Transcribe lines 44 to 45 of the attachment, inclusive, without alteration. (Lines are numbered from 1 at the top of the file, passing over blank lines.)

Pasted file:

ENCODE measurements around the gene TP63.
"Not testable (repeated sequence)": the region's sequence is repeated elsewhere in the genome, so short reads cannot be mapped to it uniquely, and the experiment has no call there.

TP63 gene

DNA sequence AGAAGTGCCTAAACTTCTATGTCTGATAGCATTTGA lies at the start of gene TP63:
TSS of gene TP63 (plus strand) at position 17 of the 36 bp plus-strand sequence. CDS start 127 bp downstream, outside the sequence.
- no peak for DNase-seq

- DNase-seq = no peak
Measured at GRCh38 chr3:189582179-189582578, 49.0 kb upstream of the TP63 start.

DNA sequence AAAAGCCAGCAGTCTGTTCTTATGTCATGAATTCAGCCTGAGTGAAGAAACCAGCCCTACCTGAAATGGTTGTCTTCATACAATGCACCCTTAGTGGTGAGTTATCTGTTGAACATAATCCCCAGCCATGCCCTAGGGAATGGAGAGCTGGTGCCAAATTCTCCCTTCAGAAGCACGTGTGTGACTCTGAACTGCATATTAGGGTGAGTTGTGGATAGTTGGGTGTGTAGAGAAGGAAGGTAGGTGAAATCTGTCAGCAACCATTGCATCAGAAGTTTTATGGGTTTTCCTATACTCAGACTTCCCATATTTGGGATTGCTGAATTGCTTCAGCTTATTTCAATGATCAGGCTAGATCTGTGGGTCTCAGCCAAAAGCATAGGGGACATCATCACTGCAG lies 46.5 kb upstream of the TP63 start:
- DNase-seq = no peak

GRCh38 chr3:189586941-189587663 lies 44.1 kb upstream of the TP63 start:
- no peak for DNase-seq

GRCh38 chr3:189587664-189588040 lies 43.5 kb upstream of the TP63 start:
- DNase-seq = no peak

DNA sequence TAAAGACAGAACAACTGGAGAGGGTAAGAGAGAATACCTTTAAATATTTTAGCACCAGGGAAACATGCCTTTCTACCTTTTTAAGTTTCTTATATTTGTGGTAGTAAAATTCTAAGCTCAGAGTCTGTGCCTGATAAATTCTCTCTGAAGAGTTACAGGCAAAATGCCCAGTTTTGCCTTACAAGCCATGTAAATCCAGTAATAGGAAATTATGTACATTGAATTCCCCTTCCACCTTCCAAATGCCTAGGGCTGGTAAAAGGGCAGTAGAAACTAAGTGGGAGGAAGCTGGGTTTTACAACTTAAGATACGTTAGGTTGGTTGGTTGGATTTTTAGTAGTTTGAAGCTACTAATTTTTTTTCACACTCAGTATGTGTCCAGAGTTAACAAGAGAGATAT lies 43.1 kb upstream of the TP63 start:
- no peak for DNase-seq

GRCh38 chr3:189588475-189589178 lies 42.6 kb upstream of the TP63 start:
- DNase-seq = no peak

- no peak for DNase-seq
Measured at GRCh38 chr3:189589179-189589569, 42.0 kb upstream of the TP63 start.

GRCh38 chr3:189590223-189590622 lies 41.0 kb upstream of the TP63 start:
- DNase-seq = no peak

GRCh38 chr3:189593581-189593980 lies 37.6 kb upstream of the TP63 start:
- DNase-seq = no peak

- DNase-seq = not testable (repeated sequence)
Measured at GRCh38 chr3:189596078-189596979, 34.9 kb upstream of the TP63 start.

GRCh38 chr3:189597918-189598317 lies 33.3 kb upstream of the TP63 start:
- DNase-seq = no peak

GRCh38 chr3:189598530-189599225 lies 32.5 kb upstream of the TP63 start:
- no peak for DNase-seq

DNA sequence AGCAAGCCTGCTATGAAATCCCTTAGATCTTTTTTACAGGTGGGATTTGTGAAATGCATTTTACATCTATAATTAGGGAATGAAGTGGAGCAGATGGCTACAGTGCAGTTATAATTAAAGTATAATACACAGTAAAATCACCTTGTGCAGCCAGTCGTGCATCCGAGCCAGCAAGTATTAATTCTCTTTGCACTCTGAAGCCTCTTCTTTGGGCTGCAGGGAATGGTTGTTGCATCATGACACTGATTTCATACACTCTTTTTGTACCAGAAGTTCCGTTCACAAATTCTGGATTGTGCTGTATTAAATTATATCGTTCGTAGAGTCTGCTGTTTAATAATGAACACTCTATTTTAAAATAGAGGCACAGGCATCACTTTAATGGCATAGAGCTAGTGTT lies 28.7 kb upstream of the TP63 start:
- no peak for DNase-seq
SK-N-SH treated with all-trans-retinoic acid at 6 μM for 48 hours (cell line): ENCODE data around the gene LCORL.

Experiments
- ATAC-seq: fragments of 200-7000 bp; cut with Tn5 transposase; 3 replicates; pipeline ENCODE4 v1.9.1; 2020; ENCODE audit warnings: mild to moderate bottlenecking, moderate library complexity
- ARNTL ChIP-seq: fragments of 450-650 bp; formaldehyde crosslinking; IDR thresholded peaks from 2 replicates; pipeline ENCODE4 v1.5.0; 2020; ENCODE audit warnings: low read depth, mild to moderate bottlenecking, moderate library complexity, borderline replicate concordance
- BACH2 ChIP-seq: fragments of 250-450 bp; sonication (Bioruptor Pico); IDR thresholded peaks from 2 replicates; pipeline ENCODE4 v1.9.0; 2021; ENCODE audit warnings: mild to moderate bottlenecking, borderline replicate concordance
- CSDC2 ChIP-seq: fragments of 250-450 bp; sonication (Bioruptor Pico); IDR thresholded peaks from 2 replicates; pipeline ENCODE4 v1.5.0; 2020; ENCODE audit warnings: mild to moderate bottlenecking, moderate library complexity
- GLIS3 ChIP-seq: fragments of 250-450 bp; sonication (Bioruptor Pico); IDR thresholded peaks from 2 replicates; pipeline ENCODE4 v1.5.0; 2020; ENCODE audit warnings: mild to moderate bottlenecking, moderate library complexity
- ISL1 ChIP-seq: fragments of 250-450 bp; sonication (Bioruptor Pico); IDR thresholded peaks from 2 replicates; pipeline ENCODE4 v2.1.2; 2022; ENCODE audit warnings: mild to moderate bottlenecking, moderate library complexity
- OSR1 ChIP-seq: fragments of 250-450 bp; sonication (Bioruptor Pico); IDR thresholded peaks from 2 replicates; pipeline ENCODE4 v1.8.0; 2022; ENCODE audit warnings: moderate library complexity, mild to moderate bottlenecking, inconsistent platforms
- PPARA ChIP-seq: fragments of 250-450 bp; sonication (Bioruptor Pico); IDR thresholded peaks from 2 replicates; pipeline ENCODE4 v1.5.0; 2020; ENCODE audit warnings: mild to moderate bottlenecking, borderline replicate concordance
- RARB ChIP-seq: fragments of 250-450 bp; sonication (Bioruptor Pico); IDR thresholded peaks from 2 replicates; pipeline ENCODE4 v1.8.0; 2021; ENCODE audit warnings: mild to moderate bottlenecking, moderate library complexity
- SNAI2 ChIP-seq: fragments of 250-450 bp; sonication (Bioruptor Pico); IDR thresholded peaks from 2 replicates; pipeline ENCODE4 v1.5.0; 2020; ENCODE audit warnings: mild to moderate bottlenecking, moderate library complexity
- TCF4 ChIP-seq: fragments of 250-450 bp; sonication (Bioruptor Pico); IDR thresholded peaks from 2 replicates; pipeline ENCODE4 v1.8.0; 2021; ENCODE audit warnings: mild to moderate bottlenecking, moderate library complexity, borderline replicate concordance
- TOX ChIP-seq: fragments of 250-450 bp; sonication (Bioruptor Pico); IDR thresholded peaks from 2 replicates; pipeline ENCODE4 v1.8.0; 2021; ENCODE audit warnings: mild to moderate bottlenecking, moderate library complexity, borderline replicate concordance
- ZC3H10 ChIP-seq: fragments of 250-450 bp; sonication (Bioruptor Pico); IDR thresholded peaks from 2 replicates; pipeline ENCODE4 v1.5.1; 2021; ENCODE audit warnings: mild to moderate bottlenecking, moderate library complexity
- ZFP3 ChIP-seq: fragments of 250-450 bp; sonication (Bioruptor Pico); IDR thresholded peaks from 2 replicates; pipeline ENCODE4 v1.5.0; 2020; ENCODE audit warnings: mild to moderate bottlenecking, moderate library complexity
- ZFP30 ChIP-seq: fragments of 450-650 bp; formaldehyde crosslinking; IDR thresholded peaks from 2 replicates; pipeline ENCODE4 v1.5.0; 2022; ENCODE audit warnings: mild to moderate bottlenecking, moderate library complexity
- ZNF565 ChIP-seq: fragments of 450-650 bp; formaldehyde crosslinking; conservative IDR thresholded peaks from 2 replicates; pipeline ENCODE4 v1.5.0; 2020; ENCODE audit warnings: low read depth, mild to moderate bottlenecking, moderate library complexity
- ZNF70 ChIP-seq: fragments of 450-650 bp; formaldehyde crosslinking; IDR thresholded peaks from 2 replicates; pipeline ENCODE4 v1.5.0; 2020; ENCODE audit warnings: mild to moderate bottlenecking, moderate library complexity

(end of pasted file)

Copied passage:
- SNAI2 ChIP-seq: fragments of 250-450 bp; sonication (Bioruptor Pico); IDR thresholded peaks from 2 replicates; pipeline ENCODE4 v1.5.0; 2020; ENCODE audit warnings: mild to moderate bottlenecking, moderate library complexity
- TCF4 ChIP-seq: fragments of 250-450 bp; sonication (Bioruptor Pico); IDR thresholded peaks from 2 replicates; pipeline ENCODE4 v1.8.0; 2021; ENCODE audit warnings: mild to moderate bottlenecking, moderate library complexity, borderline replicate concordance